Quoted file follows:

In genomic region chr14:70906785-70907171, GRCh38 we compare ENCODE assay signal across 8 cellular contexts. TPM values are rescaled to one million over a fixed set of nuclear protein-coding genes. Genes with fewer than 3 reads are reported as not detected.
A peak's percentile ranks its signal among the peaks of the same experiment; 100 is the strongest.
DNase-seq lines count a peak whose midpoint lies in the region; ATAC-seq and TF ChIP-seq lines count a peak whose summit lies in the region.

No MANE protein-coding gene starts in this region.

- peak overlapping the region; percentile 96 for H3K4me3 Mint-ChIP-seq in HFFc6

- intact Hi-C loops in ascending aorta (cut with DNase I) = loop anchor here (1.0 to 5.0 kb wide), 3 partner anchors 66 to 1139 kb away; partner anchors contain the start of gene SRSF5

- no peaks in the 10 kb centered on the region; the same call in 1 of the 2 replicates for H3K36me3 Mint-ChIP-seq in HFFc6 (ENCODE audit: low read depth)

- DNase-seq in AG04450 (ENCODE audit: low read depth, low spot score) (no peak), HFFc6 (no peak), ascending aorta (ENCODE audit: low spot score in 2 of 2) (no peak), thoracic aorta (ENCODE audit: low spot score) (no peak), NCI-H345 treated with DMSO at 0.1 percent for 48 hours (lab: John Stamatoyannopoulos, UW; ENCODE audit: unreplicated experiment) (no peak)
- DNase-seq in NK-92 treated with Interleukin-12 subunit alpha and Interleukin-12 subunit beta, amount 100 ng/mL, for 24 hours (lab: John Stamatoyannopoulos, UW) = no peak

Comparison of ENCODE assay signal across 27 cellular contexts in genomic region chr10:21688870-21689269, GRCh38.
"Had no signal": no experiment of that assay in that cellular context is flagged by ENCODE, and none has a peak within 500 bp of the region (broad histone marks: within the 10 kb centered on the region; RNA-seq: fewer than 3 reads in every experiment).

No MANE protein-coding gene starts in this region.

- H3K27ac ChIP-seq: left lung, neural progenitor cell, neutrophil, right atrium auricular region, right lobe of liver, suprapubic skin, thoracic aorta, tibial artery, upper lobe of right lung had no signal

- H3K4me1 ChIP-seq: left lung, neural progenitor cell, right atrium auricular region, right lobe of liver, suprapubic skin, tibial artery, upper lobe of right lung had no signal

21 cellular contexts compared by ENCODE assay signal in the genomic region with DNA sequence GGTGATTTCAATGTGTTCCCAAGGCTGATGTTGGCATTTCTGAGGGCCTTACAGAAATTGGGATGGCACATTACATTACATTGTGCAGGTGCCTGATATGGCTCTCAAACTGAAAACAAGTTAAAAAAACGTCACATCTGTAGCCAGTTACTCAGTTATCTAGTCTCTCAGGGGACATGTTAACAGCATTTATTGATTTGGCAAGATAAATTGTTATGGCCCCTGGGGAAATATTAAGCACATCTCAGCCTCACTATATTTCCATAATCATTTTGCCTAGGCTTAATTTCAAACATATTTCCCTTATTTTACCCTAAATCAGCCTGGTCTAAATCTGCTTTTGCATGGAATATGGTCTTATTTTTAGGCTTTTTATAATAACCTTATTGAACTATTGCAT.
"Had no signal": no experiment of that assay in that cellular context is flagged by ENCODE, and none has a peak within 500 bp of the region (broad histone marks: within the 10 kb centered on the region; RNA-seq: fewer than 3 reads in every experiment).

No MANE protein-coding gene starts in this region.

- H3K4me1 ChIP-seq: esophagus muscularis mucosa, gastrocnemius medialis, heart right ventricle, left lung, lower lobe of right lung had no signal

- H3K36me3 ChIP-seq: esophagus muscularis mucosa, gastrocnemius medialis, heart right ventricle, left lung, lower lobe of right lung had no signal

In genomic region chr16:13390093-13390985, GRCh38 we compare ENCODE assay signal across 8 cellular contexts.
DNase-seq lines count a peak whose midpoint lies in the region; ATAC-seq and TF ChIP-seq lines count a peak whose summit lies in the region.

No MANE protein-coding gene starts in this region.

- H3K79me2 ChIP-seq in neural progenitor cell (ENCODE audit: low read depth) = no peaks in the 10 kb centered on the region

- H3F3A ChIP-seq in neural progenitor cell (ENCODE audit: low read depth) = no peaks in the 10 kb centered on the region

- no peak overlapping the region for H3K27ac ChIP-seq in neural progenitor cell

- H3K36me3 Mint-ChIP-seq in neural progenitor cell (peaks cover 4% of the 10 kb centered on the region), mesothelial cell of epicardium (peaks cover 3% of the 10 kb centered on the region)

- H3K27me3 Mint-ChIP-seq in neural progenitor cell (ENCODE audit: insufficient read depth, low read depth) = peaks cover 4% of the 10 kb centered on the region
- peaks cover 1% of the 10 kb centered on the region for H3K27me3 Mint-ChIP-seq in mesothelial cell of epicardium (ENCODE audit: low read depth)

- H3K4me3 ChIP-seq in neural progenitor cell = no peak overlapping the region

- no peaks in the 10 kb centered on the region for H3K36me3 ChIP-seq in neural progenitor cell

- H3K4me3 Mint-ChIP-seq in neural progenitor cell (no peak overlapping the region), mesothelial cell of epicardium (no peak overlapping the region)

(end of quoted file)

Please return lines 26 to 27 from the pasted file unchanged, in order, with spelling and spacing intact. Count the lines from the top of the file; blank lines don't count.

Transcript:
- H3K36me3 Mint-ChIP-seq in neural progenitor cell (peaks cover 4% of the 10 kb centered on the region), mesothelial cell of epicardium (peaks cover 3% of the 10 kb centered on the region)

- H3K27me3 Mint-ChIP-seq in neural progenitor cell (ENCODE audit: insufficient read depth, low read depth) = peaks cover 4% of the 10 kb centered on the region